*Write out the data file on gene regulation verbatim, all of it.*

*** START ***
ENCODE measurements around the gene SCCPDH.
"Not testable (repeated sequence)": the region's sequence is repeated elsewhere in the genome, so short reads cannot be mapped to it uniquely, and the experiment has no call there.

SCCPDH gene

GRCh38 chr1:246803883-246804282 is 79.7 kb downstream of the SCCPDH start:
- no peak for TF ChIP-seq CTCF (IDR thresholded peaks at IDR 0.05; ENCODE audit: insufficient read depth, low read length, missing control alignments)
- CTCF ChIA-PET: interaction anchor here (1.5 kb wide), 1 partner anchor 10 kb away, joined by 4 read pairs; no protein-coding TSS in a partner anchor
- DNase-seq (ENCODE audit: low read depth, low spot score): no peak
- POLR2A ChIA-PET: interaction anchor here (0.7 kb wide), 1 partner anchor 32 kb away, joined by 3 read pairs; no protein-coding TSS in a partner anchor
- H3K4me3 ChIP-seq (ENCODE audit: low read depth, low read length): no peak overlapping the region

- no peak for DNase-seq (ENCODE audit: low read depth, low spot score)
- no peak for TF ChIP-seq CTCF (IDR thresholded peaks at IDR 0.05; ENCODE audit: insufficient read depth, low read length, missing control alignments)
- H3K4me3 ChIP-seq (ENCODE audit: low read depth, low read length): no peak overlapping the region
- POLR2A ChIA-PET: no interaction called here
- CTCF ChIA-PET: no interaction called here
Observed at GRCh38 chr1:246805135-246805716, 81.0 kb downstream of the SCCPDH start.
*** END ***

ENCODE measurements around the gene SCCPDH.
"Not testable (repeated sequence)": the region's sequence is repeated elsewhere in the genome, so short reads cannot be mapped to it uniquely, and the experiment has no call there.

SCCPDH gene

GRCh38 chr1:246803883-246804282 is 79.7 kb downstream of the SCCPDH start:
- no peak for TF ChIP-seq CTCF (IDR thresholded peaks at IDR 0.05; ENCODE audit: insufficient read depth, low read length, missing control alignments)
- CTCF ChIA-PET: interaction anchor here (1.5 kb wide), 1 partner anchor 10 kb away, joined by 4 read pairs; no protein-coding TSS in a partner anchor
- DNase-seq (ENCODE audit: low read depth, low spot score): no peak
- POLR2A ChIA-PET: interaction anchor here (0.7 kb wide), 1 partner anchor 32 kb away, joined by 3 read pairs; no protein-coding TSS in a partner anchor
- H3K4me3 ChIP-seq (ENCODE audit: low read depth, low read length): no peak overlapping the region

- no peak for DNase-seq (ENCODE audit: low read depth, low spot score)
- no peak for TF ChIP-seq CTCF (IDR thresholded peaks at IDR 0.05; ENCODE audit: insufficient read depth, low read length, missing control alignments)
- H3K4me3 ChIP-seq (ENCODE audit: low read depth, low read length): no peak overlapping the region
- POLR2A ChIA-PET: no interaction called here
- CTCF ChIA-PET: no interaction called here
Observed at GRCh38 chr1:246805135-246805716, 81.0 kb downstream of the SCCPDH start.